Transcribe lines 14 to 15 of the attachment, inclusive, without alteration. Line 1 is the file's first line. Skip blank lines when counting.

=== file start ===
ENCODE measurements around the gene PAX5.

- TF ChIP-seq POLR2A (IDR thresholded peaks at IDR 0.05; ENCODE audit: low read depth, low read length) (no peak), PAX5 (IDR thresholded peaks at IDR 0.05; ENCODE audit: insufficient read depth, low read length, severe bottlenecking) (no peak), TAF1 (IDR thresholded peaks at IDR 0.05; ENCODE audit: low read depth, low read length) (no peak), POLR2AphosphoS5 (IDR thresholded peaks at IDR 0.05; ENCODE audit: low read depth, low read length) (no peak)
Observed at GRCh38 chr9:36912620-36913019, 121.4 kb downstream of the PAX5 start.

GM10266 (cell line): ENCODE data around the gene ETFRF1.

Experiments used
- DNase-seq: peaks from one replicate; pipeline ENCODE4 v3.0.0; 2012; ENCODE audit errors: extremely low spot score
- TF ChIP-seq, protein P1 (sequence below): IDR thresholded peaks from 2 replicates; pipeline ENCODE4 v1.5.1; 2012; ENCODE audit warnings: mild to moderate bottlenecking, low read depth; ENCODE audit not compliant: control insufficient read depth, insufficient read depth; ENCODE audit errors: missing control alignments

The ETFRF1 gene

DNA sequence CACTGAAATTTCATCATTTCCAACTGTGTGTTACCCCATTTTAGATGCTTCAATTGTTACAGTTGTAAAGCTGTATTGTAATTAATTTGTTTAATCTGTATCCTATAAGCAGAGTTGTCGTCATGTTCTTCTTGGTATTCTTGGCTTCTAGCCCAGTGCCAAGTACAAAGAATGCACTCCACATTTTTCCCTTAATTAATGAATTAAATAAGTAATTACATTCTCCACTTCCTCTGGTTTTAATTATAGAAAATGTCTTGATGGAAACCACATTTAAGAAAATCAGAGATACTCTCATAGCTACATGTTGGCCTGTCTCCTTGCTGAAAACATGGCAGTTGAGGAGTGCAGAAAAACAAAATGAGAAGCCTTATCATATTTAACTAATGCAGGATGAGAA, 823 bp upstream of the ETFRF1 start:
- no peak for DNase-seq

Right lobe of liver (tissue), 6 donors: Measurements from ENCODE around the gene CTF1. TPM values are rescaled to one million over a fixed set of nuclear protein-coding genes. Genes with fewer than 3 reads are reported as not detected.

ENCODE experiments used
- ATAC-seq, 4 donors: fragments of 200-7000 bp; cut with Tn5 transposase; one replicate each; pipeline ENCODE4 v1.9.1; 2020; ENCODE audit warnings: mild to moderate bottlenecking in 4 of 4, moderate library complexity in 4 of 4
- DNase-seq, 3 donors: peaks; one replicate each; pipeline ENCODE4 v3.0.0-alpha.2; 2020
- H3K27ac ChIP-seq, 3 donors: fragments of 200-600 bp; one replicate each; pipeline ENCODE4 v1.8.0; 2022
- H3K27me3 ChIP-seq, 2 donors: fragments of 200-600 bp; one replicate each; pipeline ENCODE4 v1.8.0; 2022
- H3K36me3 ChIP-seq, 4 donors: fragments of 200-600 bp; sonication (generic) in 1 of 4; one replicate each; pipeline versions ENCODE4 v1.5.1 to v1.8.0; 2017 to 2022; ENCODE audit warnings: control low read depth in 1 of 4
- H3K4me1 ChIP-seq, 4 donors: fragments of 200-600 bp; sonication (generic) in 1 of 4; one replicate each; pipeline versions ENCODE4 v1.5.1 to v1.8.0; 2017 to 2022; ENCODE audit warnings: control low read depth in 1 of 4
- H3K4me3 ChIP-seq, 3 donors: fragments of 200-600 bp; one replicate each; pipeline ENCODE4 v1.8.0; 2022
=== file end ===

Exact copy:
- DNase-seq, 3 donors: peaks; one replicate each; pipeline ENCODE4 v3.0.0-alpha.2; 2020
- H3K27ac ChIP-seq, 3 donors: fragments of 200-600 bp; one replicate each; pipeline ENCODE4 v1.8.0; 2022